Top down action games have had a welcomed renaissance in recent years. To fans of the genre that’s definitely a good thing and Phantom Trigger is an addition to the ranks that might interest you. Its art style is slick, its combat addictive and there’s even an interesting story in there to tie it all together.

The pixel art style has some lovely design work for characters and levels that helps to make it pop. The dungeons and enemies can sometimes feel a bit repetitive but luckily this is broken up by the combat. There are three main moves to master, all of which can be used in a different order to hit combos once you unlock them. Your green whip pulls enemies closer, your blue sword is your light attack and your red fist is your heavy attack.

At first these will feel a bit too repetitive but as you level them up and unlock the combos it really starts to open up. You level up your weapons by using them, on enemies and on objects. There’s also ways to use enemies against one another and once you start getting into the flow of things you’ll be hitting your combos and dragging enemies into each other whilst phasing out of the way with your teleport move.

Your teleportation move is key when it comes to dodging enemy attacks but also when it comes to navigating some of the more intricate parts of dungeons. It helps add speed to the flow of the game and stops each fight just being mindless button bashing. Avoiding attacks is extremely important, especially as the enemies get tougher. Depending on how well you time your teleportation dodge you can even slow the enemies down, making them easier to attack.

As you progress through levels you’ll be interrupted from time to time by short cut-scenes. These tell the story of Stan, a man that has decided to take an experimental treatment to help him deal with a life threatening illness. You will find out why Stan is important to your character the more you progress through the game but it’s definitely a story that is far more interesting than you’d upon an initial glance at the game.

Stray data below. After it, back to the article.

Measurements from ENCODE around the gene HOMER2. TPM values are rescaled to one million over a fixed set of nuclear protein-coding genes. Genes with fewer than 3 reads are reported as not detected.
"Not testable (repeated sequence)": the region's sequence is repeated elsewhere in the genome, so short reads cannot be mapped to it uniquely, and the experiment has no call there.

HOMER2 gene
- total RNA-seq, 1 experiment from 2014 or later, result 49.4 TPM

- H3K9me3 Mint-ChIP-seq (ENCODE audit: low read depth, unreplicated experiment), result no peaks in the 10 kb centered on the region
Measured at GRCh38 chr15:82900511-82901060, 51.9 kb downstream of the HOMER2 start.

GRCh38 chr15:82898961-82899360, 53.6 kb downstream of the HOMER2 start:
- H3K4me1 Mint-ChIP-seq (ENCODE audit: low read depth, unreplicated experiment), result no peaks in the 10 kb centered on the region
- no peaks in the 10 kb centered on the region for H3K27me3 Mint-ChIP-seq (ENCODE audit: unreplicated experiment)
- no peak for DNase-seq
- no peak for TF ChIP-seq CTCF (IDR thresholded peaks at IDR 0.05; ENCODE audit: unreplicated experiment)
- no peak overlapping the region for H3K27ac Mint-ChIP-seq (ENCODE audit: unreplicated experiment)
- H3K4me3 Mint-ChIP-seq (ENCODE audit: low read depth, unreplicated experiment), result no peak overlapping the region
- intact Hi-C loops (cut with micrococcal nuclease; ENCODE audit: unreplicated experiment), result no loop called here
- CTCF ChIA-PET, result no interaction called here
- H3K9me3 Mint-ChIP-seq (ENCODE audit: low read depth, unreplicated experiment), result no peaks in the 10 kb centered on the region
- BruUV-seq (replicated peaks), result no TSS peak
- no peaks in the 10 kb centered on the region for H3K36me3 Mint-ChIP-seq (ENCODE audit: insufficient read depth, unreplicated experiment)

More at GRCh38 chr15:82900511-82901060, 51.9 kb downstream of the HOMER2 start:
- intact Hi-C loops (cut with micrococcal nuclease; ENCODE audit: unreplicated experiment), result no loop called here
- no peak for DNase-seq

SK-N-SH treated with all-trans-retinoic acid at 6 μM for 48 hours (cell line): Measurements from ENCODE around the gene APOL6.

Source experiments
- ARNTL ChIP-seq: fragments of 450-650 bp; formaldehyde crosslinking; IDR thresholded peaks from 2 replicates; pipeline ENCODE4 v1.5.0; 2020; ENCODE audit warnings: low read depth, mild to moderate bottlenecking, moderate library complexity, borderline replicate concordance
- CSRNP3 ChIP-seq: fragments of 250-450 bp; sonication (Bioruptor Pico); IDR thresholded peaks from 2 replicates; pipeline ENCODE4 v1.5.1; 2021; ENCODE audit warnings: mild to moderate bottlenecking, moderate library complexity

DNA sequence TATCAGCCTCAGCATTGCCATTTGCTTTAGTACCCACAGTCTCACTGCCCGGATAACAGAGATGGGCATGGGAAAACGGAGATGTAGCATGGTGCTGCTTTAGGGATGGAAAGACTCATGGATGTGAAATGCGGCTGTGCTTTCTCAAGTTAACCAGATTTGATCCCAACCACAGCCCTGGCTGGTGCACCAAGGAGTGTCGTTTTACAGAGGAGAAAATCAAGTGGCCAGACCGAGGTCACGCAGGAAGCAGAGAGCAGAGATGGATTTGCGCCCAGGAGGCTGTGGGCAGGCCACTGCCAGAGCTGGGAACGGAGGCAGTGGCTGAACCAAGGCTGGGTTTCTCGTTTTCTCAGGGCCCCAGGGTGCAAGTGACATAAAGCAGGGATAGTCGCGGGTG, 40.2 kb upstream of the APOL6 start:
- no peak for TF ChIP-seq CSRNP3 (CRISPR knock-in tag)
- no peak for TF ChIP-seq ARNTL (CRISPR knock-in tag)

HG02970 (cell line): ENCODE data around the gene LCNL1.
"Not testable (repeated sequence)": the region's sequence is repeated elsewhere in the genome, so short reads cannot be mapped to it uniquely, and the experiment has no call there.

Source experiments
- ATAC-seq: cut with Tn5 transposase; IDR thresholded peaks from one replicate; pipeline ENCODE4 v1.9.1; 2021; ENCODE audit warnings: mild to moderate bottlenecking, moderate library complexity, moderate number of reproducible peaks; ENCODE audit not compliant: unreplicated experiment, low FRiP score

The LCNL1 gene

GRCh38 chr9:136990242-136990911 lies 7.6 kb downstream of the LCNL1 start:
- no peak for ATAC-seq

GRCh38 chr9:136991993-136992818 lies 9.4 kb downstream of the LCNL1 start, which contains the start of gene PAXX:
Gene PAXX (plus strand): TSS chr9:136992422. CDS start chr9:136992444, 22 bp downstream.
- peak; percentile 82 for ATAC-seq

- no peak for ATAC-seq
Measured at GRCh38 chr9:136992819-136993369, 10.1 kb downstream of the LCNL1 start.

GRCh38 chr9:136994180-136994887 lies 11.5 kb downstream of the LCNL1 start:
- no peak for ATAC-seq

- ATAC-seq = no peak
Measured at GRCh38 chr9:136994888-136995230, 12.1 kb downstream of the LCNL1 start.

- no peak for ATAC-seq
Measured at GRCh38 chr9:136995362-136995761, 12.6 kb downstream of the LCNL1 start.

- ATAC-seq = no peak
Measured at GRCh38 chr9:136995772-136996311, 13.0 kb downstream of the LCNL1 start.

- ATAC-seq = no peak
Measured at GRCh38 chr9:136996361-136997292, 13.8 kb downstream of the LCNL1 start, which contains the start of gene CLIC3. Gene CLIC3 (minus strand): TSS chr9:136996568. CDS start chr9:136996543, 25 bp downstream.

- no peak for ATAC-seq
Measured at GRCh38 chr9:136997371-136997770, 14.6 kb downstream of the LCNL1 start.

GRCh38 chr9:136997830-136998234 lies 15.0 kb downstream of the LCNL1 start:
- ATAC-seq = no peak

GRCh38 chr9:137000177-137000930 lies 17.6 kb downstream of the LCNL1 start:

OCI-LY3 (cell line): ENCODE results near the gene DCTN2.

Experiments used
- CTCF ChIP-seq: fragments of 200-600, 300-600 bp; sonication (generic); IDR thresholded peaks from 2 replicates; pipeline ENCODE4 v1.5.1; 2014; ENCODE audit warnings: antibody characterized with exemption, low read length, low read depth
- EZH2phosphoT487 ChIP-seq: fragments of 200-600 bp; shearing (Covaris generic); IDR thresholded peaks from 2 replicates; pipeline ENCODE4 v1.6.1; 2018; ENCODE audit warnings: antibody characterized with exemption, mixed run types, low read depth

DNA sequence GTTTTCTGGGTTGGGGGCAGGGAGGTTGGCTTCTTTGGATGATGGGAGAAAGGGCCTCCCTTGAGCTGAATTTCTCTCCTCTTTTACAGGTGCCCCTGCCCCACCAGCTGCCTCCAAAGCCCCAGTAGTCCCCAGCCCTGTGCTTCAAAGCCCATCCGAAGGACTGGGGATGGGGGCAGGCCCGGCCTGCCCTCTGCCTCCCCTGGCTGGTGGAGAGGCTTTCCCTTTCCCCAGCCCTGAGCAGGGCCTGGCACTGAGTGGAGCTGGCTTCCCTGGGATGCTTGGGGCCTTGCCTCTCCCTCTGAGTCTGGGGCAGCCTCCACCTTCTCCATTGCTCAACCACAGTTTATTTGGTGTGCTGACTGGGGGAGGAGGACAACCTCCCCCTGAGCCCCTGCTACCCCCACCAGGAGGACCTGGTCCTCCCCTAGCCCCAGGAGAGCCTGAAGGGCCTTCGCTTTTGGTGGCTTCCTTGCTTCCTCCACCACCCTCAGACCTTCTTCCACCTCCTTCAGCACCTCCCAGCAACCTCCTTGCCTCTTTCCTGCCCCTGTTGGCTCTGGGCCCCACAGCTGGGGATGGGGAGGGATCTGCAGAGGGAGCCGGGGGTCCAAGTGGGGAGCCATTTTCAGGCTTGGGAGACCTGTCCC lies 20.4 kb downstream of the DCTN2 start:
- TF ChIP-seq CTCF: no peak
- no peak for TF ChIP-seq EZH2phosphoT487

Although it may look like a game you’ve played before there’s slickness to the graphics, fluidity to the combat and enough of an interest drummed up by the story and the unlockable combos to keep you going back to the game until the end. The inclusion of multiple endings means that there’s also enough of reasons to return to the world of Phantom Trigger even after the credits roll for the first time.

Each area is slightly different and the enemies will vary as you progress to new ones. At the end of each area is a boss fight, each with their own quirks that you’ll have to figure out if you want to defeat them and reach the end of the game. You’ll be able to reach the end in about 5 hours on your first run, although that will depend on how much you get stuck. Some fights can be overwhelming at times, especially when you’re restricted in the area you can move.

I found that Phantom Trigger was playable in each of the set ups I tried on the Switch. It felt most comfortable as a handheld game but worked on the television as well. The check-pointing system in the game means it can feel fairly natural as an on the go game. The only issue with this is, depending on how long you leave between play sessions, you may forget where you explored in the map, although checkpoints can help make it clearer where you have and haven’t been.

Phantom Trigger might be a hard sell if you’re not a fan of top down pixel brawlers but for those that love racking up combos in worlds with a great visual aesthetic it’s worth giving it a shot. It’s a fine addition to the Switch library and an exciting taste in what there is to come from the development team. There’s definitely enough here that you should be keeping an eye on what Bread Team does next.


Brett Claxton

I like video games. That's why I write about them. I've played them for years and in that time I've found a love for creepy horrors, indie darlings and the oddities that come out of Japan. Although my main purpose on the site is to write up news and reviews I'm also one of the main Let's Play video creators of the team (or, as I call them, Brett's Play videos). You can check them out here: